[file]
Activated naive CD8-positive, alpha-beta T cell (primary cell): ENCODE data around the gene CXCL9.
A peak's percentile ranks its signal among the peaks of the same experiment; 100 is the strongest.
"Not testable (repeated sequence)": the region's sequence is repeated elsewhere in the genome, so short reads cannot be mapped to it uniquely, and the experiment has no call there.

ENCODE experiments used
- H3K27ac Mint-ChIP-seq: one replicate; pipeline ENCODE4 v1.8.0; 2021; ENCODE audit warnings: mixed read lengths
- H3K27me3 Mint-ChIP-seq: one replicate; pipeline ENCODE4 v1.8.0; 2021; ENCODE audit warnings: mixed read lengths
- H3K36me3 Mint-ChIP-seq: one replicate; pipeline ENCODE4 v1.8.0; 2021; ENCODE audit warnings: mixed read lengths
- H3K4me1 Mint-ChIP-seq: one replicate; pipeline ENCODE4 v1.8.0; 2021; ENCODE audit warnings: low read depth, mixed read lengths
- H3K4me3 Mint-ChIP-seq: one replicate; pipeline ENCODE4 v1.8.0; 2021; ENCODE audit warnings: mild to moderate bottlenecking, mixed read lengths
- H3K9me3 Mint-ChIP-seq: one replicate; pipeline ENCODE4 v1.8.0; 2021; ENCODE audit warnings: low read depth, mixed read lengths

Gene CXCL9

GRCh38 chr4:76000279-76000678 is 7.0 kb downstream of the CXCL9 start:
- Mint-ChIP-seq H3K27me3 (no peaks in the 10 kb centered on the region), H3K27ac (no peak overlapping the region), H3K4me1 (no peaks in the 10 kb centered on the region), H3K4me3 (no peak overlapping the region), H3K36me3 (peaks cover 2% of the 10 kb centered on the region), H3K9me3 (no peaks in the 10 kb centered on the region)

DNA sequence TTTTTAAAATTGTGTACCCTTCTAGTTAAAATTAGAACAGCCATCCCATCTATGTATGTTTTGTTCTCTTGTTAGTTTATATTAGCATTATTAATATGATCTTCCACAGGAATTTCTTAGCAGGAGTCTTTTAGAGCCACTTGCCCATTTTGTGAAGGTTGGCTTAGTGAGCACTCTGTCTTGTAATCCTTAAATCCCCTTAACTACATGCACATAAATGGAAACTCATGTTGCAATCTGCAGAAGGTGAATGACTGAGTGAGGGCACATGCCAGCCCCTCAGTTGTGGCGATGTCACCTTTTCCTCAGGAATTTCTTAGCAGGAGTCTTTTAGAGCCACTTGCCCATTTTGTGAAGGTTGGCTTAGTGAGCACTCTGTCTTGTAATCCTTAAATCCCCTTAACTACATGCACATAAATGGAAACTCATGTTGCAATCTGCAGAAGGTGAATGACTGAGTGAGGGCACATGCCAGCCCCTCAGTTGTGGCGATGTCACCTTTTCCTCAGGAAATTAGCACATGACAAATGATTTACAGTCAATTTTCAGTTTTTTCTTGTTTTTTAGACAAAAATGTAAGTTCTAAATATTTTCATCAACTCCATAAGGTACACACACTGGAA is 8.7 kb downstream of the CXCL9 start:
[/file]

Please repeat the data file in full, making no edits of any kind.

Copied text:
Activated naive CD8-positive, alpha-beta T cell (primary cell): ENCODE data around the gene CXCL9.
A peak's percentile ranks its signal among the peaks of the same experiment; 100 is the strongest.
"Not testable (repeated sequence)": the region's sequence is repeated elsewhere in the genome, so short reads cannot be mapped to it uniquely, and the experiment has no call there.

ENCODE experiments used
- H3K27ac Mint-ChIP-seq: one replicate; pipeline ENCODE4 v1.8.0; 2021; ENCODE audit warnings: mixed read lengths
- H3K27me3 Mint-ChIP-seq: one replicate; pipeline ENCODE4 v1.8.0; 2021; ENCODE audit warnings: mixed read lengths
- H3K36me3 Mint-ChIP-seq: one replicate; pipeline ENCODE4 v1.8.0; 2021; ENCODE audit warnings: mixed read lengths
- H3K4me1 Mint-ChIP-seq: one replicate; pipeline ENCODE4 v1.8.0; 2021; ENCODE audit warnings: low read depth, mixed read lengths
- H3K4me3 Mint-ChIP-seq: one replicate; pipeline ENCODE4 v1.8.0; 2021; ENCODE audit warnings: mild to moderate bottlenecking, mixed read lengths
- H3K9me3 Mint-ChIP-seq: one replicate; pipeline ENCODE4 v1.8.0; 2021; ENCODE audit warnings: low read depth, mixed read lengths

Gene CXCL9

GRCh38 chr4:76000279-76000678 is 7.0 kb downstream of the CXCL9 start:
- Mint-ChIP-seq H3K27me3 (no peaks in the 10 kb centered on the region), H3K27ac (no peak overlapping the region), H3K4me1 (no peaks in the 10 kb centered on the region), H3K4me3 (no peak overlapping the region), H3K36me3 (peaks cover 2% of the 10 kb centered on the region), H3K9me3 (no peaks in the 10 kb centered on the region)

DNA sequence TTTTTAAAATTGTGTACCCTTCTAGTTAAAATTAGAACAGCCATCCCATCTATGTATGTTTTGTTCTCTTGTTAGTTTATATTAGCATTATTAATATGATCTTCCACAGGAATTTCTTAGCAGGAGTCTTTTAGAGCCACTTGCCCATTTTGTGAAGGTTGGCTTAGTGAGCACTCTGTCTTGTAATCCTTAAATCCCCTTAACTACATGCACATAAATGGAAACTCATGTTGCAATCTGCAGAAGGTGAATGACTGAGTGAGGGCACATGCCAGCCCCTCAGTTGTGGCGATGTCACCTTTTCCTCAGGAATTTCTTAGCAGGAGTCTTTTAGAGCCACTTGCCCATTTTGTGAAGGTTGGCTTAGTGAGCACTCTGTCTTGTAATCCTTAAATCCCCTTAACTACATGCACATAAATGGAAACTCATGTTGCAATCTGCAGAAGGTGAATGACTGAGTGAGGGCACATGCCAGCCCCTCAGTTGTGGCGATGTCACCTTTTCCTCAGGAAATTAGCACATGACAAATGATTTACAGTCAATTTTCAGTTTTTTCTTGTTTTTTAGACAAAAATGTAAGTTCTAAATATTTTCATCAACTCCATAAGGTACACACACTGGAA is 8.7 kb downstream of the CXCL9 start: